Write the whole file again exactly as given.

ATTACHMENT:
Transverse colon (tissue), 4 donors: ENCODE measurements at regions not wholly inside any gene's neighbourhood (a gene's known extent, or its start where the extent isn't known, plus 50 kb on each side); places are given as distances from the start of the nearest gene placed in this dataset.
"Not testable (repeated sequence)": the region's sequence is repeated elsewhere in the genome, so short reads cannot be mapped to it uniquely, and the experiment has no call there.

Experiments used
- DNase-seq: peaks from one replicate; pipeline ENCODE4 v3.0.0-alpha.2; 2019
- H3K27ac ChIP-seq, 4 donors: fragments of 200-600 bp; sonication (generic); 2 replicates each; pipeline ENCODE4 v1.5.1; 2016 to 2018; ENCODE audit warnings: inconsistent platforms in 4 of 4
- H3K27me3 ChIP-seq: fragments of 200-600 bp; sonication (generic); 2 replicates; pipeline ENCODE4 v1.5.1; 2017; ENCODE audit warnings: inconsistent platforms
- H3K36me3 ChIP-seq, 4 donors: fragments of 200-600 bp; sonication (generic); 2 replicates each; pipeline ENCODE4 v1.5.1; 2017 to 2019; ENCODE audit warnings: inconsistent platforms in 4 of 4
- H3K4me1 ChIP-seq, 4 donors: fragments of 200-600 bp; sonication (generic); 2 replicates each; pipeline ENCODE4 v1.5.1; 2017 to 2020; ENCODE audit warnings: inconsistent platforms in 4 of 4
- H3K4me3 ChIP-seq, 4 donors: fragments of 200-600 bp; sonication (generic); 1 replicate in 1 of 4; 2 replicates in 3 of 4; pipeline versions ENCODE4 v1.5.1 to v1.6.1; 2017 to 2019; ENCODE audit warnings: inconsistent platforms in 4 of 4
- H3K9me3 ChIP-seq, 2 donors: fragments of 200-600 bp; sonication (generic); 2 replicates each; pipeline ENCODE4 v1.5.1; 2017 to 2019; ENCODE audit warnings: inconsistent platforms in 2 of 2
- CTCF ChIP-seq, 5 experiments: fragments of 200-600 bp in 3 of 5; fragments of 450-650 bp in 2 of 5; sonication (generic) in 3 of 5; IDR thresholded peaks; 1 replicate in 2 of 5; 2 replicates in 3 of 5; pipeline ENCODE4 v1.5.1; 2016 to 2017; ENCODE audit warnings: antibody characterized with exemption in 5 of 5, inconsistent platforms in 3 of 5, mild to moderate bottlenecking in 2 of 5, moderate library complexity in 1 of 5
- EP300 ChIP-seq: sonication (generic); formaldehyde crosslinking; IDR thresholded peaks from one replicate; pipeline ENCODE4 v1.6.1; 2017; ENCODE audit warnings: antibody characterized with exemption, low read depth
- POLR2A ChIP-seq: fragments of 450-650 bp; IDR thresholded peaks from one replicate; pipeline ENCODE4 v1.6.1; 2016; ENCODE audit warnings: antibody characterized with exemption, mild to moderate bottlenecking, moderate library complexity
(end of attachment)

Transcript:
Transverse colon (tissue), 4 donors: ENCODE measurements at regions not wholly inside any gene's neighbourhood (a gene's known extent, or its start where the extent isn't known, plus 50 kb on each side); places are given as distances from the start of the nearest gene placed in this dataset.
"Not testable (repeated sequence)": the region's sequence is repeated elsewhere in the genome, so short reads cannot be mapped to it uniquely, and the experiment has no call there.

Experiments used
- DNase-seq: peaks from one replicate; pipeline ENCODE4 v3.0.0-alpha.2; 2019
- H3K27ac ChIP-seq, 4 donors: fragments of 200-600 bp; sonication (generic); 2 replicates each; pipeline ENCODE4 v1.5.1; 2016 to 2018; ENCODE audit warnings: inconsistent platforms in 4 of 4
- H3K27me3 ChIP-seq: fragments of 200-600 bp; sonication (generic); 2 replicates; pipeline ENCODE4 v1.5.1; 2017; ENCODE audit warnings: inconsistent platforms
- H3K36me3 ChIP-seq, 4 donors: fragments of 200-600 bp; sonication (generic); 2 replicates each; pipeline ENCODE4 v1.5.1; 2017 to 2019; ENCODE audit warnings: inconsistent platforms in 4 of 4
- H3K4me1 ChIP-seq, 4 donors: fragments of 200-600 bp; sonication (generic); 2 replicates each; pipeline ENCODE4 v1.5.1; 2017 to 2020; ENCODE audit warnings: inconsistent platforms in 4 of 4
- H3K4me3 ChIP-seq, 4 donors: fragments of 200-600 bp; sonication (generic); 1 replicate in 1 of 4; 2 replicates in 3 of 4; pipeline versions ENCODE4 v1.5.1 to v1.6.1; 2017 to 2019; ENCODE audit warnings: inconsistent platforms in 4 of 4
- H3K9me3 ChIP-seq, 2 donors: fragments of 200-600 bp; sonication (generic); 2 replicates each; pipeline ENCODE4 v1.5.1; 2017 to 2019; ENCODE audit warnings: inconsistent platforms in 2 of 2
- CTCF ChIP-seq, 5 experiments: fragments of 200-600 bp in 3 of 5; fragments of 450-650 bp in 2 of 5; sonication (generic) in 3 of 5; IDR thresholded peaks; 1 replicate in 2 of 5; 2 replicates in 3 of 5; pipeline ENCODE4 v1.5.1; 2016 to 2017; ENCODE audit warnings: antibody characterized with exemption in 5 of 5, inconsistent platforms in 3 of 5, mild to moderate bottlenecking in 2 of 5, moderate library complexity in 1 of 5
- EP300 ChIP-seq: sonication (generic); formaldehyde crosslinking; IDR thresholded peaks from one replicate; pipeline ENCODE4 v1.6.1; 2017; ENCODE audit warnings: antibody characterized with exemption, low read depth
- POLR2A ChIP-seq: fragments of 450-650 bp; IDR thresholded peaks from one replicate; pipeline ENCODE4 v1.6.1; 2016; ENCODE audit warnings: antibody characterized with exemption, mild to moderate bottlenecking, moderate library complexity